White Out is a memoir about drug addiction, specifically heroin. In the first chapter, "Memory Disease," Clune describes the strong grip heroin had on him and its deleterious effects. But he does so through conversations, gritty characters, and grim scenes.
Throughout the book, it is rare that Clune's writing is overtly didactic. He chooses rather to rely on the reader to draw conclusions from the stories he presents. That's really what they are: stories. Because while White Out is a memoir, it reads like a novel. At numerous points, I was reminded of scenes from HBO's The Wire, which was also set in Baltimore. The people Clune introduces the reader to seem almost too tragic to be real: Henry who lost an arm after passing out on top of it in a heroin-induced sleep; the people trying to get clean that he meets at various clinics; and Clune himself, perhaps the most tragic.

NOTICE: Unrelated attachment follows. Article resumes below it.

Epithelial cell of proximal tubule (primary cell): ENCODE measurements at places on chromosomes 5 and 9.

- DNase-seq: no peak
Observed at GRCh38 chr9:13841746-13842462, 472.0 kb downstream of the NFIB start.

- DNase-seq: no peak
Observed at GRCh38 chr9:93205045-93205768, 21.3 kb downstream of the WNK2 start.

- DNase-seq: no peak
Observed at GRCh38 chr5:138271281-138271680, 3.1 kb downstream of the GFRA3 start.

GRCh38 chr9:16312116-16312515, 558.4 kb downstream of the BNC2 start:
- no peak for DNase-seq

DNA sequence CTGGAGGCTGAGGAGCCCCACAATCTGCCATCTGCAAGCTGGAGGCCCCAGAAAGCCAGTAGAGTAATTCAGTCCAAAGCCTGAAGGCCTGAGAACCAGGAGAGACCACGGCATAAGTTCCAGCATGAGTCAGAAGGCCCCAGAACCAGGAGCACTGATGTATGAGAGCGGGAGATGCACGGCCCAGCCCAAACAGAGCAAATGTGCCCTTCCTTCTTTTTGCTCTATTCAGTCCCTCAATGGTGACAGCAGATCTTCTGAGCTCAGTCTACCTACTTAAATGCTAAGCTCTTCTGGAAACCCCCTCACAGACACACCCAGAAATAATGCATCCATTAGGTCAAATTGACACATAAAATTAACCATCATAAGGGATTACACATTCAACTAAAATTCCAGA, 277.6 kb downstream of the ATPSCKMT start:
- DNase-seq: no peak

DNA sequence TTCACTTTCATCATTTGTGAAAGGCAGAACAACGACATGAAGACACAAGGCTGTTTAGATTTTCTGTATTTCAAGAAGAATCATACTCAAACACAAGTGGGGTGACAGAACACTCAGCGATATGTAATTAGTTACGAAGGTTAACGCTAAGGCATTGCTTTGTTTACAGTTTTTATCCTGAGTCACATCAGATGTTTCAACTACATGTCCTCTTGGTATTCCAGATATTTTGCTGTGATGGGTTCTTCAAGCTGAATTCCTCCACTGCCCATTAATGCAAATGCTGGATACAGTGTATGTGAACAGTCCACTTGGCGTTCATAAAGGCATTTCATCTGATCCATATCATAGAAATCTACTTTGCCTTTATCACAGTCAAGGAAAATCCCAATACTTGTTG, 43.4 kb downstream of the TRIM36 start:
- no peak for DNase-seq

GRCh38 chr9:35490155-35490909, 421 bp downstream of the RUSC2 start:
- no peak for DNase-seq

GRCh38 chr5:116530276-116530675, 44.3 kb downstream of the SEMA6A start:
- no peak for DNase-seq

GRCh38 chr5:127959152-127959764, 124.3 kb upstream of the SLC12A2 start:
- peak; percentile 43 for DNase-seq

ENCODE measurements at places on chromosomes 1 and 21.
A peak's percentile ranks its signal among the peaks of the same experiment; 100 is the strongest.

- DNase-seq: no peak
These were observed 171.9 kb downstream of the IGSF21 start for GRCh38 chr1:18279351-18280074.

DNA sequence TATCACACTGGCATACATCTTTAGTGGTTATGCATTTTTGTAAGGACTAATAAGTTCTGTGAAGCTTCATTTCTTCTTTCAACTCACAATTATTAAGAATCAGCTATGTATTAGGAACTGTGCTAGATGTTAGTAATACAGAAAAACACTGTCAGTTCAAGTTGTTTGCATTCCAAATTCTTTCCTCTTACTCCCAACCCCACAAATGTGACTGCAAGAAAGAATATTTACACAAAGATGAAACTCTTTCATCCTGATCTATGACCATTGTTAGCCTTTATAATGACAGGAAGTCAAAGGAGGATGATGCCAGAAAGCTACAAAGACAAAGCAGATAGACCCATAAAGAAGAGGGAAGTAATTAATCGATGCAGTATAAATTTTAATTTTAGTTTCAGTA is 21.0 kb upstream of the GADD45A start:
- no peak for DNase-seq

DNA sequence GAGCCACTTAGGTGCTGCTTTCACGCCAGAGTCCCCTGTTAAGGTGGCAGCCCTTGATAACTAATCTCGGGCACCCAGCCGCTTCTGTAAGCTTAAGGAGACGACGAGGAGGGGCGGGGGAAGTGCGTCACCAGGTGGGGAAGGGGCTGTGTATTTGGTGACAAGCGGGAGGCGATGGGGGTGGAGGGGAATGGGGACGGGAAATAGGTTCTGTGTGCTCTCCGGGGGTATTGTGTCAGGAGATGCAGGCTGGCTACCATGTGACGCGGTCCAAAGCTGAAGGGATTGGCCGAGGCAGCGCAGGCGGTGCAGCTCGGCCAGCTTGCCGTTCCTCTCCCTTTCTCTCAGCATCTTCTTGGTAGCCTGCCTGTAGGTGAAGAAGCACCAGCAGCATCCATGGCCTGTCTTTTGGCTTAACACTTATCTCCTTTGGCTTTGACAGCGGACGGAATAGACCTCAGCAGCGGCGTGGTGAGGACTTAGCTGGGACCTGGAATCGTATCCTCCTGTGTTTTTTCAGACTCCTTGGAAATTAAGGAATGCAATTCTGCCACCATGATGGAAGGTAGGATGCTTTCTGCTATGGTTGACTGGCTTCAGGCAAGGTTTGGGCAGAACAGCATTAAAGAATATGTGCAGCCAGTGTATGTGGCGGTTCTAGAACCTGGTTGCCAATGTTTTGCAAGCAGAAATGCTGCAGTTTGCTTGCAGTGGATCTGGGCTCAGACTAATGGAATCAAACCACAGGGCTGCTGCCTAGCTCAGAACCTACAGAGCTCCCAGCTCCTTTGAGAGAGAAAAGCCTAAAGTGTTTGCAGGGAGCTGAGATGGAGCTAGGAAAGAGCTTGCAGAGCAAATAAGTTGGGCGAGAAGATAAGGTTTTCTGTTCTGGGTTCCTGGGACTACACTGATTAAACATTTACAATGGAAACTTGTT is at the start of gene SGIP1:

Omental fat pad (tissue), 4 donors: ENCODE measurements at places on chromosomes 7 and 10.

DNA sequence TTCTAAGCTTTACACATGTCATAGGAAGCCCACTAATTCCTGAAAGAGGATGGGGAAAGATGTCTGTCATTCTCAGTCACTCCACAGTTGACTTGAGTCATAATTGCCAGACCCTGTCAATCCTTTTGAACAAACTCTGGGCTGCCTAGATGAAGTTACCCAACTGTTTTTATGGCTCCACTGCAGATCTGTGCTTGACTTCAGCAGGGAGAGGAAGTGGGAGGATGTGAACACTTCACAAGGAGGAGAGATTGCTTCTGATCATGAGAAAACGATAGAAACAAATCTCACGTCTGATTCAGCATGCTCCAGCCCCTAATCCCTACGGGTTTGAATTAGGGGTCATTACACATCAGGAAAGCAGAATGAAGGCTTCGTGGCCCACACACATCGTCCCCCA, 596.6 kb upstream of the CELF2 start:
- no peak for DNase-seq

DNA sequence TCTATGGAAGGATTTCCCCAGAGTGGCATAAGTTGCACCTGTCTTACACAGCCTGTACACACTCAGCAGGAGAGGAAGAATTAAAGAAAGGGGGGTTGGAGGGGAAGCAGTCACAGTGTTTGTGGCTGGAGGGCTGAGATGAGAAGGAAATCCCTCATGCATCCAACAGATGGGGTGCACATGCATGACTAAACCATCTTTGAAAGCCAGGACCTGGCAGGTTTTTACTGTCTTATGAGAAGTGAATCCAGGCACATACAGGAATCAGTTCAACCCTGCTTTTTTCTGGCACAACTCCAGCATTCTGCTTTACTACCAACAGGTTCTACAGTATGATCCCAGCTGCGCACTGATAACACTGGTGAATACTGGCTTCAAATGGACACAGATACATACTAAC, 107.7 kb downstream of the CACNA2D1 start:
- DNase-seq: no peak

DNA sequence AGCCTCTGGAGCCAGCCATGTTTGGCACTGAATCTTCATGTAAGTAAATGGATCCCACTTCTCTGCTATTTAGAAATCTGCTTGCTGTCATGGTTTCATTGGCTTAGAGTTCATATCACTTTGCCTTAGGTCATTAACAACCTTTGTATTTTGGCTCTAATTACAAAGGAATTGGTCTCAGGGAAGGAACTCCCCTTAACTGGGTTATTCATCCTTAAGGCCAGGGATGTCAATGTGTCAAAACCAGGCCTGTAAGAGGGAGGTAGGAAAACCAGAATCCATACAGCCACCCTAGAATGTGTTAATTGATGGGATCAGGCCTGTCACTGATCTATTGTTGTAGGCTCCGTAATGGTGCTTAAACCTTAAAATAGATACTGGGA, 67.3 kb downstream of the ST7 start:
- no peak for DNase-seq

Clune eventually gets clean. I imagine it would be impossible to write a publishable book while addicted to heroin. He credits his sobriety to "the machine"--to the habits he formed in the early days of his recovery. Habits like meditation, going to NA meetings, and making lists for himself. But besides making to-do lists each night for the following day, Clune says he does not think about the future. The future, in all of it whiteness.